"We have a tradition which is very ominous, if you ask me. A tradition whereby people tend to fool themselves that they are not interested in politics and would rather concentrate on doing their own thing. In a situation like that, those in power know they will do anything and get away with almost everything," says Mr Wangwe who recently lost a case in the Court of Appeal to challenge the use of District Executive Directors (DEDs) as returning officers in elections.

Mr Hebron Mwakagenda, the chairman of Tanzania Constitution Forum (TCF) says any fingers directed at Tanzania should be understood.

"People have to be vigilant. They need to understand that there is not a single government in the world which gives its citizens freedom on the silver platter. No government has ever shown mercy on its citizens - and allowed them to hold it (the government) accountable. People need to wake up from their slumber, take an active role in public affairs - and demand their leaders to uphold democratic and human rights principles," said Mwakagenda.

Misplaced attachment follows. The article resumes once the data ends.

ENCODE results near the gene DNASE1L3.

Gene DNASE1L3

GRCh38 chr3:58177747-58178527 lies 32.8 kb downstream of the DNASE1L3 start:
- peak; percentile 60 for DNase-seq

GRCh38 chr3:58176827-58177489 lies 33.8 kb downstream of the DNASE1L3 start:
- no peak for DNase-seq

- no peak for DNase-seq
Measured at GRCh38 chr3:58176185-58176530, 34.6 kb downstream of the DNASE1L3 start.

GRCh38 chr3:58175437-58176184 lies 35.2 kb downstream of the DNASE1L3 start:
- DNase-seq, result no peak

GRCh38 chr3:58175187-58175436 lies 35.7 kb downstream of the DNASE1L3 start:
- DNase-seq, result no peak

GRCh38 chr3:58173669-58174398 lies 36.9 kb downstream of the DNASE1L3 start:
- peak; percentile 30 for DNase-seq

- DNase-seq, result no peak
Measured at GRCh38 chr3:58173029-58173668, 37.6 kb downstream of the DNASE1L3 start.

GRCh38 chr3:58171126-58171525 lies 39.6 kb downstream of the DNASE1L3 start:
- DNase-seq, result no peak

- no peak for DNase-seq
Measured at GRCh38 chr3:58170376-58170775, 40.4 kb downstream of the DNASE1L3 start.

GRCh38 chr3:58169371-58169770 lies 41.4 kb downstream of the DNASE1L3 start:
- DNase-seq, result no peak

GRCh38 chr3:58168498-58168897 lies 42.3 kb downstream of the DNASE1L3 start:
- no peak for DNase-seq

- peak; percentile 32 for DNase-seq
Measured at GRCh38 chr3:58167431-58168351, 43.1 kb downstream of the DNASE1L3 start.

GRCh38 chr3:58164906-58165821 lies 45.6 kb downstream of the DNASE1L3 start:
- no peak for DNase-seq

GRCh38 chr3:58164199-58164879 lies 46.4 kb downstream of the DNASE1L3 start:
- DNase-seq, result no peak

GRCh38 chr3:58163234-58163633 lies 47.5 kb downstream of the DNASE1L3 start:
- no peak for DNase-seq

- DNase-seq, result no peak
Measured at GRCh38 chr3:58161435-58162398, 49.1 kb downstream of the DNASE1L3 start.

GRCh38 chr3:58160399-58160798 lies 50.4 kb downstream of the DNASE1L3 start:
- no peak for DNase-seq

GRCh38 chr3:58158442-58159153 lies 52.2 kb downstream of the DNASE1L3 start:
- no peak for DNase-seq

The MISA-Tanzania chairperson, Ms Salome Kitomari, said the government should work on the recommendations of Amnesty International and the Human Rights Watch as they all seek to lift the ruled.

She says the government has been reluctant to implement some of the issues proposed by interest groups like journalists - like amending laws that make the professional life of journalists difficult.

According to the anonymous source mentioned herein above, changes in any society are brought about by a coalition of various centres of power - political parties, CSOs, NGOs, the media and others - with the ruling political party playing an important role in steering the wheel to 'fasten' them. He nevertheless was disappointed with the country's ruling party, CCM, saying it is currently not up to the task especially in the areas of warning and directing its government, a claim Mr Lubinga denies.

"The ruling party is the last line of defence in an environment like ours where CSOs and the political opposition are weak and often distrusted and, thus, easily misled. The [ruling] party is above the government - and has an obligation to hold the government accountable," says the source.